That’s right, it’s time for a brand new episode of The Flickcast. It’s another new years gift just for you!
On this week’s episode Chris and Joe discuss everything Sherlock. They also discuss TV shows such as Shut Eye, Ash vs. Evil Dead, The Young Pope and movies such as Spectral and Parallels. They also talk about Netflix’s business model, who is the best James Bond and a whole lot more. Plus, the usual even more.
Beer selections this week include Shiner Bock for Chris and Brrrr Hoppy Red for Joe. Picks this week include Chris’ pick of the film Hidden Figures and Joe’s pick of the new Hulu show Shut Eye.
As always, if you have comments, questions, critiques, offers of sponsorship, or whatever, feel free to hit us up in the comments, on Twitter, at Facebook, Google+ or shoot us an email.
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Late in the movie there’s a scene where a child is playing with a toy train set. As the little model ’rounds the corner, the boy pushes the accelerator, and the toy derails, crashing onto the floor. The railroad owner, who’s lodging the boy, gives him a light talking-to, “Slow it down at the curves, speed up on the straight tracks.” The boy in turn gives him a look that shouts But crashing it is the whole point! No other scene better sums up the movie.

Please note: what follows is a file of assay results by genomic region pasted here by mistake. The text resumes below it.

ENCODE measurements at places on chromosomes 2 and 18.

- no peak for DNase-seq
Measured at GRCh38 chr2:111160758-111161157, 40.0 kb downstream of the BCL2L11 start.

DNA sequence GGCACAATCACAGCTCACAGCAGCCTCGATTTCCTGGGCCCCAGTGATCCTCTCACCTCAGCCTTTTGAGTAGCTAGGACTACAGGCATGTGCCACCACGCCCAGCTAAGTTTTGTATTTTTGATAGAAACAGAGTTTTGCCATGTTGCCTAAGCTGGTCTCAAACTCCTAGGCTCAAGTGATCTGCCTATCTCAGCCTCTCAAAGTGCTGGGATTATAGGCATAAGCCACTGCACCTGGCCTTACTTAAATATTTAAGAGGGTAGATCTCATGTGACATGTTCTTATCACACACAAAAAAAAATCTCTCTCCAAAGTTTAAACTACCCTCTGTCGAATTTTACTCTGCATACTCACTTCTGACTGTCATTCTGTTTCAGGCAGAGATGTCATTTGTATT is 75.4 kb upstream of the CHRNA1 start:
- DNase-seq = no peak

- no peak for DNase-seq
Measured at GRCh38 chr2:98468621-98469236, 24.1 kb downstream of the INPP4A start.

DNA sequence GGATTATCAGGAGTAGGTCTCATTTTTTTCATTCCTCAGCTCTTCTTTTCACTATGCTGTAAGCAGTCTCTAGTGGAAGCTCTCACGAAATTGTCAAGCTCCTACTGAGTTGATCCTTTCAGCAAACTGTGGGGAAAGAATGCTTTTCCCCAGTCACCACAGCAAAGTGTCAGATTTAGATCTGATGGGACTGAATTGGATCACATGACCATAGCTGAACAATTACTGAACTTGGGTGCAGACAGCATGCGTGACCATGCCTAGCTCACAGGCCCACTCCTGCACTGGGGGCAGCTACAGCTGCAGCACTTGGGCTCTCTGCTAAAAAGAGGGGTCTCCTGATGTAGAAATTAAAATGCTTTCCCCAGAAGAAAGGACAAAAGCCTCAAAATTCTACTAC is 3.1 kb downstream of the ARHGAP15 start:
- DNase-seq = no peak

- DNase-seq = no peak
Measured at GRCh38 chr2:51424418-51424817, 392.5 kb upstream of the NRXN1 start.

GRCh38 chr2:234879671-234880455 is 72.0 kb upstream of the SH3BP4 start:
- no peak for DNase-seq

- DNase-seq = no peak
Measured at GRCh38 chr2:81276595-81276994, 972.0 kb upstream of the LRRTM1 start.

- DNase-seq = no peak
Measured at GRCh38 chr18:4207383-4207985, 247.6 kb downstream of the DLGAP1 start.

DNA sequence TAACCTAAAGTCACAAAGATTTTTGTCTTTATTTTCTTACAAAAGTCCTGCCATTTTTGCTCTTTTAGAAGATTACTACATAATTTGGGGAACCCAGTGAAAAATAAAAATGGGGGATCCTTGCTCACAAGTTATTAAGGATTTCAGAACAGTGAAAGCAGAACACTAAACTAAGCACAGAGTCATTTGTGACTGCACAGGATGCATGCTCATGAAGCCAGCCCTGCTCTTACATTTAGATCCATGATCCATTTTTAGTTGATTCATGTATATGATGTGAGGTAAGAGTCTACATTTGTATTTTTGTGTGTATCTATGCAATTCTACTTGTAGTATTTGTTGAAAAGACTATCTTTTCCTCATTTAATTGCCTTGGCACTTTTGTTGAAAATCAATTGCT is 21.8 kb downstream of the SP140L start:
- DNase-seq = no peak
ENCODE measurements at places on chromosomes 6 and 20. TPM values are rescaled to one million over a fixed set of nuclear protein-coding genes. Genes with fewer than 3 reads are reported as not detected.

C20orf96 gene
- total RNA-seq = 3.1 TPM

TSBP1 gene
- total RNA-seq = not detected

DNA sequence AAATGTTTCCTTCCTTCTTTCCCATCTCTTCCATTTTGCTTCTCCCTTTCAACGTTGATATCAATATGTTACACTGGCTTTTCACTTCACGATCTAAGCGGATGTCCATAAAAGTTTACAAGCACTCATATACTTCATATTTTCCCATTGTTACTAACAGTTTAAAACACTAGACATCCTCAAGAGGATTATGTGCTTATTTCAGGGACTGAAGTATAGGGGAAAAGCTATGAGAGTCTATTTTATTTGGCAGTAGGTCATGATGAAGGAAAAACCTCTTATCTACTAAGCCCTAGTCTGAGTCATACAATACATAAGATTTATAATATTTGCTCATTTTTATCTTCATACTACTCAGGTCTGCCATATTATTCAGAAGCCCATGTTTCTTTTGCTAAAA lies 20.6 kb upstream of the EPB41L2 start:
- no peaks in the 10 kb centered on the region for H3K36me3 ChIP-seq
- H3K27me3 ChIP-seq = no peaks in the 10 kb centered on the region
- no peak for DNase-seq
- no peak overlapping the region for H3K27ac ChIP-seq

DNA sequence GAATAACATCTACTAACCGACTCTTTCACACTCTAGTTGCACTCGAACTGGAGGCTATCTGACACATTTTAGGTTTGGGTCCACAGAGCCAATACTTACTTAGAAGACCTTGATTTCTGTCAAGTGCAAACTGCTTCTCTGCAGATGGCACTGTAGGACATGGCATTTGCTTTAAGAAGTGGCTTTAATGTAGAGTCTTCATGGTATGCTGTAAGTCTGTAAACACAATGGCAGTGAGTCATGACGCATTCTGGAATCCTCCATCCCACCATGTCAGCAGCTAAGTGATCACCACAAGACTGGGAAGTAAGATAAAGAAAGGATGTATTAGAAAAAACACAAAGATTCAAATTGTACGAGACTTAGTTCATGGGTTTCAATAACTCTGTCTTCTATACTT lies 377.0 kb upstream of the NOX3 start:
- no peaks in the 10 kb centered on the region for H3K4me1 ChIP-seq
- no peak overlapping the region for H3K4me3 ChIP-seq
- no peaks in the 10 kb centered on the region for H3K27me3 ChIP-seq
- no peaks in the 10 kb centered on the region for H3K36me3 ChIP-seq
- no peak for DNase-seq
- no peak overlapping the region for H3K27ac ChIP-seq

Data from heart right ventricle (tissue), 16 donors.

It’s Disney. And Gore Verbinski and Jerry Bruckheimer and Johnny Depp and Hans Zimmer and all those cogs and moving pieces that make it big and loud and hard charging like the locomotives The Lone Ranger delights in crashing, plunging, derailing, and blowing up. And when it is, it’s a lot of fun. Yeah, the trailer’s given a lot away (which has, sadly, been a major problem for many summer blockbusters), but there’s a lot more that isn’t spoiled.
As for the spoilers in this review, I’ll try to keep them to the general plot. The movie opens in 1933 at a carnival in San Francisco. A tyke named Will, dressed in the garish outfit of the ’30s Lone Ranger, wanders through a makeshift museum of the Wild West, one of those galleries with big cardboard dioramas and plaques that state the obvious (“Buffalo: King of the Plains”). Munching on his carny peanuts, he stops at a display of an elderly Comanche, and the camera lingers just long enough to let you know that something’s not quite right with…